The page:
Rising Rent in Lincoln Square Drives Out Fine Wine Brokers

  • Fine Wine Brokers co-owner Louise Rohr (Rebecca Palmore / Chicago Tonight)

    Fine Wine Brokers co-owner Louise Rohr (Rebecca Palmore / Chicago Tonight)

  • Sign advertising Fine Wine Brokers' cork castle window display (Rebecca Palmore / Chicago Tonight)

    Sign advertising Fine Wine Brokers' cork castle window display (Rebecca Palmore / Chicago Tonight)

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  • Front window at Fine Wine Brokers (Rebecca Palmore / Chicago Tonight)

    Front window at Fine Wine Brokers (Rebecca Palmore / Chicago Tonight)

  • Rock N Roll Vintage in Lincoln Square (Rebecca Palmore / Chicago Tonight)

    Rock N Roll Vintage in Lincoln Square (Rebecca Palmore / Chicago Tonight)

  • Rock N Roll Vintage in Lincoln Square (Rebecca Palmore / Chicago Tonight)

    Rock N Roll Vintage in Lincoln Square (Rebecca Palmore / Chicago Tonight)

Lincoln Square's Fine Wine Brokers will close at the end of August, according to the shop’s co-owner Louise Rohr, who cited rising rent as the deciding factor in the store’s closure.

New York-based Pioneer Acquisitions LLC bought the building which houses Fine Wine Brokers last March. Following the change in ownership, Rohr, who previously paid just over $46,000 annually for the space, said her rent more than doubled in May. After attempting to negotiate costs, Rohr ultimately decided to close the wine shop, which has occupied its Lincoln Square storefront for over 20 years.

Pioneer Acquisitions did not return requests for comment.

Rohr, who also co-owns The Artisan Cellar in the Merchandise Mart, said the rent increase she faced in Lincoln Square would have pushed her costs higher than those at her business downtown.

“We’ve been a fixture for so long, our customers absolutely love us. They’ve been coming in recently and they’re absolutely shocked by what happened,” said Rohr, who officially took over ownership of the store in 2008 after the death of her husband Gerhard Rohr, one of the shop’s original owners.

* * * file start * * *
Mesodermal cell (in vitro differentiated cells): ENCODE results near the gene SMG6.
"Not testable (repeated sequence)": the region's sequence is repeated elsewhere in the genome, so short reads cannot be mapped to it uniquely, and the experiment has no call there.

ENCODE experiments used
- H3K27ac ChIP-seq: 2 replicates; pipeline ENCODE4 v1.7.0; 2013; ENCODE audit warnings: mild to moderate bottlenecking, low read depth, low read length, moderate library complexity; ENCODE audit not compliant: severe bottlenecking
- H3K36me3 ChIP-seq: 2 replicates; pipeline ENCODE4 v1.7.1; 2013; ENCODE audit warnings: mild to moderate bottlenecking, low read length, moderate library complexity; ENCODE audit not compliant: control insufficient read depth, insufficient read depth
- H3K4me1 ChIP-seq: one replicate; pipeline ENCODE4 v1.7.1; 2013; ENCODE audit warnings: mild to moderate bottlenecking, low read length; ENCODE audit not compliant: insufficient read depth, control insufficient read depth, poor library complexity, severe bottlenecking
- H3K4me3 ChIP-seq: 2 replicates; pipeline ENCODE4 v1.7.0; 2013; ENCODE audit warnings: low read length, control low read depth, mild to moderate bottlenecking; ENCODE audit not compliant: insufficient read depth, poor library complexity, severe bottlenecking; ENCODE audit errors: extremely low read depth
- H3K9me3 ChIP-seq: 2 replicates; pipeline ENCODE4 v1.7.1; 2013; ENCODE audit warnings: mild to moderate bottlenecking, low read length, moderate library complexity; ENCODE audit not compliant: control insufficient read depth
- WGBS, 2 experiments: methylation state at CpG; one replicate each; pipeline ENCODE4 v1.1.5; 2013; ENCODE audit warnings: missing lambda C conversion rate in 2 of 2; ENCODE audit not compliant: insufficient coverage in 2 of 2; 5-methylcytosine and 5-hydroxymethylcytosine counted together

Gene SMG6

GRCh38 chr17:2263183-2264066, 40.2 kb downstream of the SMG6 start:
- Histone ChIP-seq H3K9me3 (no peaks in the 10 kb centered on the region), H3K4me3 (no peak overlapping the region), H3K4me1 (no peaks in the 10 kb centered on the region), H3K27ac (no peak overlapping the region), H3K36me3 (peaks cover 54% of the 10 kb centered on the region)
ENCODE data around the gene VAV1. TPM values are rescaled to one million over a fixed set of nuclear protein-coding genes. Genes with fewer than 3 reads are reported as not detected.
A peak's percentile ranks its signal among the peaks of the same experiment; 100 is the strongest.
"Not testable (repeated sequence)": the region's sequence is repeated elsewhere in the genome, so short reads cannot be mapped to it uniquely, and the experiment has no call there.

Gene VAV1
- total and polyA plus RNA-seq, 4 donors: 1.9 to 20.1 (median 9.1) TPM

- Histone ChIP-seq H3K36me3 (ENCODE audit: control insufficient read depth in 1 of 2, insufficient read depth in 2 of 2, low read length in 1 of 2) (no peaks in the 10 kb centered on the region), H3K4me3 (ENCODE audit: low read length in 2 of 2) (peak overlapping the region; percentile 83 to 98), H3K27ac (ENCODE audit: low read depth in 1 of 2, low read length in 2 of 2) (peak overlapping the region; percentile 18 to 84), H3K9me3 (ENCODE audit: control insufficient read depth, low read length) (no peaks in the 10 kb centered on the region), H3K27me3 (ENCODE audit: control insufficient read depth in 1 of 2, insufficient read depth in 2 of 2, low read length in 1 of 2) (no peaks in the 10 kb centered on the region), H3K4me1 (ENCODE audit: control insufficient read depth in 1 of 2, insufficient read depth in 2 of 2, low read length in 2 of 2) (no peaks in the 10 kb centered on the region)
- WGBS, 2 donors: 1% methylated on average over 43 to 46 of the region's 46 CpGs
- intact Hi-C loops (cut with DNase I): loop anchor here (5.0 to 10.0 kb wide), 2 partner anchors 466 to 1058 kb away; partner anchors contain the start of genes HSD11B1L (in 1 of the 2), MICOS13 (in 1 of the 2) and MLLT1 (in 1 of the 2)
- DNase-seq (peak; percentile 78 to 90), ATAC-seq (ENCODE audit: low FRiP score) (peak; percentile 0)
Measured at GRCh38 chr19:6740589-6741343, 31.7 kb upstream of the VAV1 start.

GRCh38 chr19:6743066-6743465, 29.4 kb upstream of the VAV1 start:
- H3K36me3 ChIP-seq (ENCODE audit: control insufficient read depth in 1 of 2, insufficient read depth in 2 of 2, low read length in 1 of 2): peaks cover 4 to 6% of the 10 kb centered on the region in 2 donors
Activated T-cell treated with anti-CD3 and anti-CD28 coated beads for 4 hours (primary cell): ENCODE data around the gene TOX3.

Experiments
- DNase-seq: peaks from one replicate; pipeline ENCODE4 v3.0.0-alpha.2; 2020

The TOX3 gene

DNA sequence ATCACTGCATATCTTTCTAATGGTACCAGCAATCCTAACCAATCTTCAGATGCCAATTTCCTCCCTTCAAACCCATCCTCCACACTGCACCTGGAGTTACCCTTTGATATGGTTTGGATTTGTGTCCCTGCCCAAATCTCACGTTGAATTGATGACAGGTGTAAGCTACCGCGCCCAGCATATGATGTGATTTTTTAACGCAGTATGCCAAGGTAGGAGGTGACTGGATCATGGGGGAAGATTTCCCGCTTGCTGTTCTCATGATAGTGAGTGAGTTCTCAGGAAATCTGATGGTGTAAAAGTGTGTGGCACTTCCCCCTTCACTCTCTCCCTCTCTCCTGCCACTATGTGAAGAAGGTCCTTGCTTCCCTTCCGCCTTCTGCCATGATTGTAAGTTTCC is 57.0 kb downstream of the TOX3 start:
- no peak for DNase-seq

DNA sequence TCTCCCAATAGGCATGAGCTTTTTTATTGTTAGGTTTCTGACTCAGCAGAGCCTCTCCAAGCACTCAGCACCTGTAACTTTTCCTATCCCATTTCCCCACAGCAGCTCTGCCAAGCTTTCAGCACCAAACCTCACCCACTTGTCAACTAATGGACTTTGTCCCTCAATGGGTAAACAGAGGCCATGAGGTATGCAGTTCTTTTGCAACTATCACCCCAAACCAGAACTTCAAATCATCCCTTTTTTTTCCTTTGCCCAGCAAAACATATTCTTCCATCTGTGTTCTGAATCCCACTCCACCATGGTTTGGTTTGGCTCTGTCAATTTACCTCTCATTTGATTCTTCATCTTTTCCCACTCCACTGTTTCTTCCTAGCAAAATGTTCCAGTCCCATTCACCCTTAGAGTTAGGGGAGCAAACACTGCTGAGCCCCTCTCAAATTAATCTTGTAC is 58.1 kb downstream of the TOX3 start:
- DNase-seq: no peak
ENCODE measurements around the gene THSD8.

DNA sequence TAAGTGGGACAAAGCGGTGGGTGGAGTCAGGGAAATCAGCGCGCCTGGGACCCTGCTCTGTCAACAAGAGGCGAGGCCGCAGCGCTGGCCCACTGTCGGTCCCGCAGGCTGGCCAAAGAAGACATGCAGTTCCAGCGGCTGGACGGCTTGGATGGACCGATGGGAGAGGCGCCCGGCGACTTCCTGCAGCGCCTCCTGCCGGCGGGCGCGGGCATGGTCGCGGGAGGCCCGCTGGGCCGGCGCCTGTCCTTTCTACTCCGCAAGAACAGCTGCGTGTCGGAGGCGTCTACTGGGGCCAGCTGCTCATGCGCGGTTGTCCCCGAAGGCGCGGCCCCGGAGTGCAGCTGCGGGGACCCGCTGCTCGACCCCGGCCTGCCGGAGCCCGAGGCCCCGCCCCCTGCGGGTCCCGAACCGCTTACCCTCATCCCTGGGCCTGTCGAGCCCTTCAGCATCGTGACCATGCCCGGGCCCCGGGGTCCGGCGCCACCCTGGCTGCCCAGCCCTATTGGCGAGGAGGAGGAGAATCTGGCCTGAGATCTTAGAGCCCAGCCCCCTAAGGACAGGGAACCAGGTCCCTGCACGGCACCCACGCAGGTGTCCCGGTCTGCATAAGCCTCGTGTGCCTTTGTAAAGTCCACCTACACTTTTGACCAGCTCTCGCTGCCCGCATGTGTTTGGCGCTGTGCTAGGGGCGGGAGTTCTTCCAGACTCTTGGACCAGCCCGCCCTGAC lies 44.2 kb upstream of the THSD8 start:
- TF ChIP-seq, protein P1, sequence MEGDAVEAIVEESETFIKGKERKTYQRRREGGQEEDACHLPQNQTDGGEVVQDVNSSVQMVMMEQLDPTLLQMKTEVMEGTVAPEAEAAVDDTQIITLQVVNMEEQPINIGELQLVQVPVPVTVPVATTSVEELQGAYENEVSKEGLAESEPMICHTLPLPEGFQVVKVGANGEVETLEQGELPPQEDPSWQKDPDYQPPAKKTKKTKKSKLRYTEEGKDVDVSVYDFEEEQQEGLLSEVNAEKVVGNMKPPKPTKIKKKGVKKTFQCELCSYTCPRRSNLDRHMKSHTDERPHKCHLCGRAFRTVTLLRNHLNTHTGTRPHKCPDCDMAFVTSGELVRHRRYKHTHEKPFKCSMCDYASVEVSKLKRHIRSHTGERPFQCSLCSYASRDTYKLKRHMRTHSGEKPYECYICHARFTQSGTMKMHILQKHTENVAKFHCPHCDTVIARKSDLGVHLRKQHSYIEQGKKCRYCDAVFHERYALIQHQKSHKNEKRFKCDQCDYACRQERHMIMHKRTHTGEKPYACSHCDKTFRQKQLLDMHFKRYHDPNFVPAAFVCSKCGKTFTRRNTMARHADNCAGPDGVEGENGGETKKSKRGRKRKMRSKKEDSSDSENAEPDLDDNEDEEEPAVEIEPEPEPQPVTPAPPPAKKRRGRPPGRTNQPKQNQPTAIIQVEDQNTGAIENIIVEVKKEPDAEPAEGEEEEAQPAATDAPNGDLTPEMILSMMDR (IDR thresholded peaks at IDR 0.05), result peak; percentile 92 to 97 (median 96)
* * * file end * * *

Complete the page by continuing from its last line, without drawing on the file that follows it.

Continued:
Fine Wine Brokers isn’t the only retail business to recently lose its spot along Lincoln Avenue. Gift shop Eclecticity, 4752 N. Lincoln Ave., closed its doors in June after slumping sales. Ditto Ravenswood Used Books, which moved last year to 2005 W. Montrose Ave. after operating on a month-to-month lease for years, according to reporting from DNAinfo Chicago.

More recently, after 11 years in the neighborhood, used guitar shop Rock N Roll Vintage announced plans to move to 4727 N. Damen Ave. Co-owner Jeff Sadler said the move was also driven by a change in the building’s ownership, coupled with the shop’s need for more space.

Sadler said he’s also noticed a shift in the neighborhood’s demographics – a change he said doesn’t necessarily fit well with the guitar shop.

“The whole neighborhood is changing, it’s kind of moving upscale,” he said. “For our business, we don’t need high-end retail. The soccer moms and so on aren’t exactly playing guitar a lot.”

Both Lincoln and Western avenues have seen shifts towards the trendy in the past year. Baker Miller, the bakery and millhouse from former Bang Bang Pie co-owners Megan and Dave Miller, opened its doors in September at 4610 N. Western Ave., while The Budlong Pickle and Chicken Shop – from Rub's Backcountry Smokehouse owner Jared Leonard  – tentatively opens Oct. 1 just across the street from Baker Miller at 4619 N. Western Ave. Higher-end outdoor gear shop Uncle Dan's is also in the process of converting three separate storefronts along Lincoln Avenue, at 4724 N. Lincoln Ave. 

Fine Wine Brokers will close Aug. 31. It's no longer selling wine – the remaining stock was recently boxed up and sent to Rohr's Merchandise Mart location – but many of the shop's fixtures are for sale. The recognizable cork castle recently sold for $35, Rohr said. 

In light of her own rent increase, Rohr said she foresees rapid gentrification for the neighborhood. 

“I think we’re going to see a big, big change in Lincoln Square where they drive the small business out and you’ll see the big chain companies going in. Otherwise who can afford it? Small businesses can’t,” she said.

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